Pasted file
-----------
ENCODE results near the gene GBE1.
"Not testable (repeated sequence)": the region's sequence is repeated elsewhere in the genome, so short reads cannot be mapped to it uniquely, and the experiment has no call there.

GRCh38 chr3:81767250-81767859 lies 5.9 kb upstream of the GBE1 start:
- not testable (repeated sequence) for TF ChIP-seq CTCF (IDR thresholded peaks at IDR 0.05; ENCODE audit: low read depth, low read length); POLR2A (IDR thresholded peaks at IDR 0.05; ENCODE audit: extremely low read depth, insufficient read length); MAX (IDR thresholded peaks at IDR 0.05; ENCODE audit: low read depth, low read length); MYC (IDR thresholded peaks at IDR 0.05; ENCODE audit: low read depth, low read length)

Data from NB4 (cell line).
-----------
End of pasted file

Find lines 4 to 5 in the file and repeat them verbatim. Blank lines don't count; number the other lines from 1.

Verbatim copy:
- not testable (repeated sequence) for TF ChIP-seq CTCF (IDR thresholded peaks at IDR 0.05; ENCODE audit: low read depth, low read length); POLR2A (IDR thresholded peaks at IDR 0.05; ENCODE audit: extremely low read depth, insufficient read length); MAX (IDR thresholded peaks at IDR 0.05; ENCODE audit: low read depth, low read length); MYC (IDR thresholded peaks at IDR 0.05; ENCODE audit: low read depth, low read length)

Data from NB4 (cell line).